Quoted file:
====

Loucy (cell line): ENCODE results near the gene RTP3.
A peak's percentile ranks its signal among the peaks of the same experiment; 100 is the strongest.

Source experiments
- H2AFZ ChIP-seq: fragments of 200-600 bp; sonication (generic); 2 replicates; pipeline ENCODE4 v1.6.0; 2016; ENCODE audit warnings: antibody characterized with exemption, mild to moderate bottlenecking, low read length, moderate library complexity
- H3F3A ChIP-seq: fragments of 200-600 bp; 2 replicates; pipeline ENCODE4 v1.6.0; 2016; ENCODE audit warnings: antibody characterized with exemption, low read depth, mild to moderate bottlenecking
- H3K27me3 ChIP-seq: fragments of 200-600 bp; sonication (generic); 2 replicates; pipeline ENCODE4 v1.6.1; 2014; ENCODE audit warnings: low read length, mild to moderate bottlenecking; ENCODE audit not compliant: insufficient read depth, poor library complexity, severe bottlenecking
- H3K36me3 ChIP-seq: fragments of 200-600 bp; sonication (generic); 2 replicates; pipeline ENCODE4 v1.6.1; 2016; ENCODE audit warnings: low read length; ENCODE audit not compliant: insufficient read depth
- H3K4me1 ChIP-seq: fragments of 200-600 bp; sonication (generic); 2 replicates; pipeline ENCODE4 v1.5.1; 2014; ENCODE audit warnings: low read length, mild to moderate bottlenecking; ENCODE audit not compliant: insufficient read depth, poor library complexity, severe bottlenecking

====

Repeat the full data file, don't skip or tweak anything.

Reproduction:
Loucy (cell line): ENCODE results near the gene RTP3.
A peak's percentile ranks its signal among the peaks of the same experiment; 100 is the strongest.

Source experiments
- H2AFZ ChIP-seq: fragments of 200-600 bp; sonication (generic); 2 replicates; pipeline ENCODE4 v1.6.0; 2016; ENCODE audit warnings: antibody characterized with exemption, mild to moderate bottlenecking, low read length, moderate library complexity
- H3F3A ChIP-seq: fragments of 200-600 bp; 2 replicates; pipeline ENCODE4 v1.6.0; 2016; ENCODE audit warnings: antibody characterized with exemption, low read depth, mild to moderate bottlenecking
- H3K27me3 ChIP-seq: fragments of 200-600 bp; sonication (generic); 2 replicates; pipeline ENCODE4 v1.6.1; 2014; ENCODE audit warnings: low read length, mild to moderate bottlenecking; ENCODE audit not compliant: insufficient read depth, poor library complexity, severe bottlenecking
- H3K36me3 ChIP-seq: fragments of 200-600 bp; sonication (generic); 2 replicates; pipeline ENCODE4 v1.6.1; 2016; ENCODE audit warnings: low read length; ENCODE audit not compliant: insufficient read depth
- H3K4me1 ChIP-seq: fragments of 200-600 bp; sonication (generic); 2 replicates; pipeline ENCODE4 v1.5.1; 2014; ENCODE audit warnings: low read length, mild to moderate bottlenecking; ENCODE audit not compliant: insufficient read depth, poor library complexity, severe bottlenecking